The Writings of Charles Dickens, Volume 20

Front Cover
Houghton, Mifflin, 1894
0 Reviews
Reviews aren't verified, but Google checks for and removes fake content when it's identified

From inside the book

What people are saying - Write a review

We haven't found any reviews in the usual places.

Common terms and phrases

Popular passages

Page ix - Like one that on a lonesome road Doth walk in fear and dread, And having once turned round, walks on, And turns no more his head ; Because he knows a frightful fiend Doth close behind him tread.
Page 372 - I am the Resurrection and the Life, saith the Lord; he that believeth in me, though he were dead, yet shall he live: and whosoever liveth and believeth in me shall never die." The murmuring of many voices, the upturning of many faces, the pressing on of many footsteps in the outskirts of the crowd, so that it swells forward in a mass, like one great heave of water, all flashes away. Twenty-three.
Page 373 - I see that child who lay upon her bosom and who bore my name, a man, winning his way up in that path of life which once was mine. I see him winning it so well, that my name is made illustrious there by the light of his. I see the blots I threw upon it, faded away. I see him, foremost of just judges and honoured men, bringing a boy of my name, with a forehead that I know and golden hair, to this place — then fair to look upon, with not a trace of this day's disfigurement — and I hear him tell...
Page 10 - A WONDERFUL fact to reflect upon, that every human creature is constituted to be that profound secret and mystery to every other. A solemn consideration, when I enter a great city by night, that every one of those darkly clustered houses encloses its own secret; that every room in every one of them encloses its own secret; that every beating heart in the hundreds of thousands of breasts there, is, in some of its imaginings, a secret to the heart nearest it!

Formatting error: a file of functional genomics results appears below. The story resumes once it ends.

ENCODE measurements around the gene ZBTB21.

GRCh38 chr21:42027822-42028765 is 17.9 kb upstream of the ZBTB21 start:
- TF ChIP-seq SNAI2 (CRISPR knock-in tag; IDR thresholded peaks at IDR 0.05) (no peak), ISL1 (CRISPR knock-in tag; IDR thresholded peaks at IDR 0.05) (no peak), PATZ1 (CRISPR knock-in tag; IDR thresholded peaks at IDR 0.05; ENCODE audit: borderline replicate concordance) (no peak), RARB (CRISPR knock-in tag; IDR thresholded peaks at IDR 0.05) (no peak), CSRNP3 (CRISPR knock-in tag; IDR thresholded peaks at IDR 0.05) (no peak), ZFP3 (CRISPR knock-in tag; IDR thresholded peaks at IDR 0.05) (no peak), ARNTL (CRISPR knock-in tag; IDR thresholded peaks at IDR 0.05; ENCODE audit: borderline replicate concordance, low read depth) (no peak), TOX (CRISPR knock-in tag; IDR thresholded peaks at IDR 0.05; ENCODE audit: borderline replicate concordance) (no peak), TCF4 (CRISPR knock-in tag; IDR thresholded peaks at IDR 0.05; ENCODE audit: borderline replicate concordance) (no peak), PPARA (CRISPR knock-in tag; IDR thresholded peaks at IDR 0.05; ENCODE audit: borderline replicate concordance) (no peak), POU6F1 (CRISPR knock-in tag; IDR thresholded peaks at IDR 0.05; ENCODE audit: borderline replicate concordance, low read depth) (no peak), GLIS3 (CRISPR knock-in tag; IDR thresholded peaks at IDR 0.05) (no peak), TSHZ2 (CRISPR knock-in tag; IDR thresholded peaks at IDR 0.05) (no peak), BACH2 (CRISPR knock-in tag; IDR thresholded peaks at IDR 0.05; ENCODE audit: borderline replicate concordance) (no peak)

Page 1 - IT was the best of times, it was the worst of times, it was the age of wisdom, it was the age of foolishness, it was the epoch of belief, it was the epoch of incredulity, it was the season of Light, it was the season of Darkness, it was the spring of hope, it was the winter of despair, we had everything before us, we had nothing before us, we were all going direct to Heaven, we were all going direct the other way — in short, the period was so far like the present period, that some of its noisiest...
Page 49 - TELLSON'S Bank by Temple Bar was an old-fashioned place, even in the year one thousand seven hundred and eighty. It was very small, very dark, very ugly, very incommodious. It was an old-fashioned place, moreover, in the moral attribute that the partners in the House were proud of its smallness, proud of its darkness, proud of its ugliness, proud of its incommodiousness. They were even boastful of its eminence in those particulars, and were fired by an express conviction that, if it were less objectionable,...
Page xi - I am not clear, and I never have been clear, respecting that canon of fiction which forbids the interposition of accident in such a case as Madame Defarge's death. Where the accident is inseparable from the passion and...